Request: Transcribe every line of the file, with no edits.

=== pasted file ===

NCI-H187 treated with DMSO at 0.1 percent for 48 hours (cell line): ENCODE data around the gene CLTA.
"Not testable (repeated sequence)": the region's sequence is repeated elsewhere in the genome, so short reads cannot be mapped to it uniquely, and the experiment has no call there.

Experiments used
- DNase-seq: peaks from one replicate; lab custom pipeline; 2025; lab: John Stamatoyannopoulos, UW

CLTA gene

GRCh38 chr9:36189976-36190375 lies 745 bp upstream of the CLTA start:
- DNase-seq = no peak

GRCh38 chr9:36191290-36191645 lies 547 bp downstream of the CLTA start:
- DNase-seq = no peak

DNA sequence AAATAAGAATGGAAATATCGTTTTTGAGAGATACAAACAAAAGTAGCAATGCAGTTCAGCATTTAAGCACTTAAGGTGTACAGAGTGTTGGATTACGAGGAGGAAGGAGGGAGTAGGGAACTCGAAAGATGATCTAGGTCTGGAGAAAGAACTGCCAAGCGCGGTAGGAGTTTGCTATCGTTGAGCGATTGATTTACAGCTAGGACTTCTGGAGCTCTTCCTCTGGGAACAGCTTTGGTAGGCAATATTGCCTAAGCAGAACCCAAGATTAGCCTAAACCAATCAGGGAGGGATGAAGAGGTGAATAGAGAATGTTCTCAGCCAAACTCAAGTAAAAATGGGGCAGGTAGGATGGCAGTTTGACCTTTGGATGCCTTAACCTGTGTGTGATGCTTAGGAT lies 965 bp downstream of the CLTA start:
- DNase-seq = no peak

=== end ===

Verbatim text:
NCI-H187 treated with DMSO at 0.1 percent for 48 hours (cell line): ENCODE data around the gene CLTA.
"Not testable (repeated sequence)": the region's sequence is repeated elsewhere in the genome, so short reads cannot be mapped to it uniquely, and the experiment has no call there.

Experiments used
- DNase-seq: peaks from one replicate; lab custom pipeline; 2025; lab: John Stamatoyannopoulos, UW

CLTA gene

GRCh38 chr9:36189976-36190375 lies 745 bp upstream of the CLTA start:
- DNase-seq = no peak

GRCh38 chr9:36191290-36191645 lies 547 bp downstream of the CLTA start:
- DNase-seq = no peak

DNA sequence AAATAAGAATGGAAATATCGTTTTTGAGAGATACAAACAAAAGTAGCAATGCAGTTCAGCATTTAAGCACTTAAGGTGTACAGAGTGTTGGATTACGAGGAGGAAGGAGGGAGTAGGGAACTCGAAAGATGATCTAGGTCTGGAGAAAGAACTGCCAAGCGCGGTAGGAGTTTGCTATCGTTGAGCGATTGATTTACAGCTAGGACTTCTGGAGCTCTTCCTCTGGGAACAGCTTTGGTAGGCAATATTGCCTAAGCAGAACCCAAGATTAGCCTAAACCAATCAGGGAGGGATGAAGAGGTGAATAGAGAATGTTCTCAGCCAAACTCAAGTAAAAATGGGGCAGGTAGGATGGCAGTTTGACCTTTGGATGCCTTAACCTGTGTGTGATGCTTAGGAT lies 965 bp downstream of the CLTA start:
- DNase-seq = no peak